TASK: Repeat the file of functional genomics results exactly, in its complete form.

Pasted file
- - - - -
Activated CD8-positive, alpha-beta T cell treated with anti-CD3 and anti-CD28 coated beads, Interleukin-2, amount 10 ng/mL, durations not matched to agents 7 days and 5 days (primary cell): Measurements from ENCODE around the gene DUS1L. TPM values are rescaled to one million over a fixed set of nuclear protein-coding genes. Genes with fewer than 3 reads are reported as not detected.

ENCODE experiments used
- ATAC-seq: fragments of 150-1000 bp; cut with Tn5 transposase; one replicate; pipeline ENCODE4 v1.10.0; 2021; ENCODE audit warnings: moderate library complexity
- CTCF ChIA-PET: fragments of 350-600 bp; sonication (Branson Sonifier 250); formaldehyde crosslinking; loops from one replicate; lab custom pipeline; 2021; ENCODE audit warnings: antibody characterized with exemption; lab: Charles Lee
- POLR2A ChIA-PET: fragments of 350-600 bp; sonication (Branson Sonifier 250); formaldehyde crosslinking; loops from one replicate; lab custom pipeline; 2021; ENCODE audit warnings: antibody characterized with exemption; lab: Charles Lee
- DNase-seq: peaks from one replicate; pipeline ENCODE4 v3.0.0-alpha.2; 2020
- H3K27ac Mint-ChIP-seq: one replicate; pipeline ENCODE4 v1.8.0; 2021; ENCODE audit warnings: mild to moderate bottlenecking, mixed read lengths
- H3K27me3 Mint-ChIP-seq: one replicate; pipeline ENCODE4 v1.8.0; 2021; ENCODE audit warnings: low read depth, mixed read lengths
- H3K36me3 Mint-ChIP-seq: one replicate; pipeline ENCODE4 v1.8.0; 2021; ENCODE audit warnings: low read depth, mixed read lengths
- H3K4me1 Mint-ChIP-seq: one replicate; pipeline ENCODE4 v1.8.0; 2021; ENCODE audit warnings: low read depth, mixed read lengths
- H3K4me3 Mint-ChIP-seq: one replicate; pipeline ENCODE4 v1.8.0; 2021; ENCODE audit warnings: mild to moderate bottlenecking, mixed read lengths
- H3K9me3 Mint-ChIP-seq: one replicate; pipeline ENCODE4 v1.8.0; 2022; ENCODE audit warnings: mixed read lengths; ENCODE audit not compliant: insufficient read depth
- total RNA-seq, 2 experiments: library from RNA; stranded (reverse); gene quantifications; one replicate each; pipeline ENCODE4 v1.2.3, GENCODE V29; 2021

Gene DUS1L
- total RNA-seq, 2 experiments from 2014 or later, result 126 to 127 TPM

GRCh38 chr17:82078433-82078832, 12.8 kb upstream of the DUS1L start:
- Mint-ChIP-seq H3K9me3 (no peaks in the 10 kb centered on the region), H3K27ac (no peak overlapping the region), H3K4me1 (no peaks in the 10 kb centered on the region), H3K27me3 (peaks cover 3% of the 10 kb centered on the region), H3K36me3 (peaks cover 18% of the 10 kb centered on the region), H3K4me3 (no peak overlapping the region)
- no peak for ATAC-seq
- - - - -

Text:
Activated CD8-positive, alpha-beta T cell treated with anti-CD3 and anti-CD28 coated beads, Interleukin-2, amount 10 ng/mL, durations not matched to agents 7 days and 5 days (primary cell): Measurements from ENCODE around the gene DUS1L. TPM values are rescaled to one million over a fixed set of nuclear protein-coding genes. Genes with fewer than 3 reads are reported as not detected.

ENCODE experiments used
- ATAC-seq: fragments of 150-1000 bp; cut with Tn5 transposase; one replicate; pipeline ENCODE4 v1.10.0; 2021; ENCODE audit warnings: moderate library complexity
- CTCF ChIA-PET: fragments of 350-600 bp; sonication (Branson Sonifier 250); formaldehyde crosslinking; loops from one replicate; lab custom pipeline; 2021; ENCODE audit warnings: antibody characterized with exemption; lab: Charles Lee
- POLR2A ChIA-PET: fragments of 350-600 bp; sonication (Branson Sonifier 250); formaldehyde crosslinking; loops from one replicate; lab custom pipeline; 2021; ENCODE audit warnings: antibody characterized with exemption; lab: Charles Lee
- DNase-seq: peaks from one replicate; pipeline ENCODE4 v3.0.0-alpha.2; 2020
- H3K27ac Mint-ChIP-seq: one replicate; pipeline ENCODE4 v1.8.0; 2021; ENCODE audit warnings: mild to moderate bottlenecking, mixed read lengths
- H3K27me3 Mint-ChIP-seq: one replicate; pipeline ENCODE4 v1.8.0; 2021; ENCODE audit warnings: low read depth, mixed read lengths
- H3K36me3 Mint-ChIP-seq: one replicate; pipeline ENCODE4 v1.8.0; 2021; ENCODE audit warnings: low read depth, mixed read lengths
- H3K4me1 Mint-ChIP-seq: one replicate; pipeline ENCODE4 v1.8.0; 2021; ENCODE audit warnings: low read depth, mixed read lengths
- H3K4me3 Mint-ChIP-seq: one replicate; pipeline ENCODE4 v1.8.0; 2021; ENCODE audit warnings: mild to moderate bottlenecking, mixed read lengths
- H3K9me3 Mint-ChIP-seq: one replicate; pipeline ENCODE4 v1.8.0; 2022; ENCODE audit warnings: mixed read lengths; ENCODE audit not compliant: insufficient read depth
- total RNA-seq, 2 experiments: library from RNA; stranded (reverse); gene quantifications; one replicate each; pipeline ENCODE4 v1.2.3, GENCODE V29; 2021

Gene DUS1L
- total RNA-seq, 2 experiments from 2014 or later, result 126 to 127 TPM

GRCh38 chr17:82078433-82078832, 12.8 kb upstream of the DUS1L start:
- Mint-ChIP-seq H3K9me3 (no peaks in the 10 kb centered on the region), H3K27ac (no peak overlapping the region), H3K4me1 (no peaks in the 10 kb centered on the region), H3K27me3 (peaks cover 3% of the 10 kb centered on the region), H3K36me3 (peaks cover 18% of the 10 kb centered on the region), H3K4me3 (no peak overlapping the region)
- no peak for ATAC-seq